This is a huge policy shift that opens all sorts of doors that have previously been bolted shut. For starters, it means that researchers can purchase equipment and hack it to reverse engineer it. They can also probe their own equipment for security flaws and other weaknesses, which is almost certain to create a vast wave of fixes for a whole host of devices.
In the weeks ahead, you can bet that there will be dozens of new open source initiatives that will be spawned by this announcement. The implications (and the potential) is simply staggering.
This is not dissimilar to the ruling the FTC made where smartphones were concerned. Thanks to a similar rules change, users were given the ability to hack their own phones. The same basic rules apply with this new ruling, but there’s a catch.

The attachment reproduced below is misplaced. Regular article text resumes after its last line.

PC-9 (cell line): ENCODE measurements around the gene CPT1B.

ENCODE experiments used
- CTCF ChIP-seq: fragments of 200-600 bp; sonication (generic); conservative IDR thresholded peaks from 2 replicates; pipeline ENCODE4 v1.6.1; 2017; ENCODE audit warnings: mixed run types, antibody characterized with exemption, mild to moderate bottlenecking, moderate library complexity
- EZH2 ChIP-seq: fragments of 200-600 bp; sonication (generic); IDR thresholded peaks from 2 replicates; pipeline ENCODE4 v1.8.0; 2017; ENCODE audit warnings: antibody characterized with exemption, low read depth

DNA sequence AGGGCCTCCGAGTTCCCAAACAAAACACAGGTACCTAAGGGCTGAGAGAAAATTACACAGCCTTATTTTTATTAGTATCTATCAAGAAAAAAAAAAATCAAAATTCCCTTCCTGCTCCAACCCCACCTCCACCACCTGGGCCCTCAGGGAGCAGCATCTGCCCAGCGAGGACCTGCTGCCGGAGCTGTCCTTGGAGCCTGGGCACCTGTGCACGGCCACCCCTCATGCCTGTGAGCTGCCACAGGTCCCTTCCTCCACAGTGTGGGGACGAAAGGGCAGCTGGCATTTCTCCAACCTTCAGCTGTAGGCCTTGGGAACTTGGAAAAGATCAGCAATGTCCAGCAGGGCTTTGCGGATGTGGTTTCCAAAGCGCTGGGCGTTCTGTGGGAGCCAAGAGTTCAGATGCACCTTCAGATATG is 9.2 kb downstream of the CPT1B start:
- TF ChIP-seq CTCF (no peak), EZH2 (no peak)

It’s not permanent, and it may not ever be made permanent. The window is only open for a period of two years. After that, there’s no guarantee that it will remain open.
If you’ve been wishing you could reverse engineer a key piece of technology, or take it apart and probe into it without fear of a lawsuit, now is your opportunity.
This represents an enormous opportunity for business owners. If you’d like to take advantage of it, but aren’t quite sure how to proceed, give us a call. A member of our talented team would be happy to work with you to identify opportunities and demonstrate how you can make the most of this two year window of opportunity.